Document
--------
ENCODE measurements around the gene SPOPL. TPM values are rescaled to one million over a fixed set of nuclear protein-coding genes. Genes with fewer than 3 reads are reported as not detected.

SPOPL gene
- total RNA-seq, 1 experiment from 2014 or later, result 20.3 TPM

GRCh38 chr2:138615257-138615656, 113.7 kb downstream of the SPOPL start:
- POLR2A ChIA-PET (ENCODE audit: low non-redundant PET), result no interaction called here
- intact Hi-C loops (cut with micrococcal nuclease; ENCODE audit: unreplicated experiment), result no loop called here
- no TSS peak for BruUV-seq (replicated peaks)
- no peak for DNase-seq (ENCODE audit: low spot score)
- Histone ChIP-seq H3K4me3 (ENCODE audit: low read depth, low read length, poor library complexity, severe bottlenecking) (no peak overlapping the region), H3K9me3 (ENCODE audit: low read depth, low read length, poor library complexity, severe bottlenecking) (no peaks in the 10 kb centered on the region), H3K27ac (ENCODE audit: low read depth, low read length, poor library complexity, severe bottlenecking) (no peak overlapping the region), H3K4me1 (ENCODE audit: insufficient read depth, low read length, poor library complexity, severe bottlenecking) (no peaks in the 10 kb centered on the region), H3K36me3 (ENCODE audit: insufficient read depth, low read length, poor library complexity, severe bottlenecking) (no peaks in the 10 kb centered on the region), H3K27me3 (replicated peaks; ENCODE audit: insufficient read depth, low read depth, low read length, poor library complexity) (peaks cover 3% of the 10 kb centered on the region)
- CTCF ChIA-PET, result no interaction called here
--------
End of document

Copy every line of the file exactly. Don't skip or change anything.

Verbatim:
ENCODE measurements around the gene SPOPL. TPM values are rescaled to one million over a fixed set of nuclear protein-coding genes. Genes with fewer than 3 reads are reported as not detected.

SPOPL gene
- total RNA-seq, 1 experiment from 2014 or later, result 20.3 TPM

GRCh38 chr2:138615257-138615656, 113.7 kb downstream of the SPOPL start:
- POLR2A ChIA-PET (ENCODE audit: low non-redundant PET), result no interaction called here
- intact Hi-C loops (cut with micrococcal nuclease; ENCODE audit: unreplicated experiment), result no loop called here
- no TSS peak for BruUV-seq (replicated peaks)
- no peak for DNase-seq (ENCODE audit: low spot score)
- Histone ChIP-seq H3K4me3 (ENCODE audit: low read depth, low read length, poor library complexity, severe bottlenecking) (no peak overlapping the region), H3K9me3 (ENCODE audit: low read depth, low read length, poor library complexity, severe bottlenecking) (no peaks in the 10 kb centered on the region), H3K27ac (ENCODE audit: low read depth, low read length, poor library complexity, severe bottlenecking) (no peak overlapping the region), H3K4me1 (ENCODE audit: insufficient read depth, low read length, poor library complexity, severe bottlenecking) (no peaks in the 10 kb centered on the region), H3K36me3 (ENCODE audit: insufficient read depth, low read length, poor library complexity, severe bottlenecking) (no peaks in the 10 kb centered on the region), H3K27me3 (replicated peaks; ENCODE audit: insufficient read depth, low read depth, low read length, poor library complexity) (peaks cover 3% of the 10 kb centered on the region)
- CTCF ChIA-PET, result no interaction called here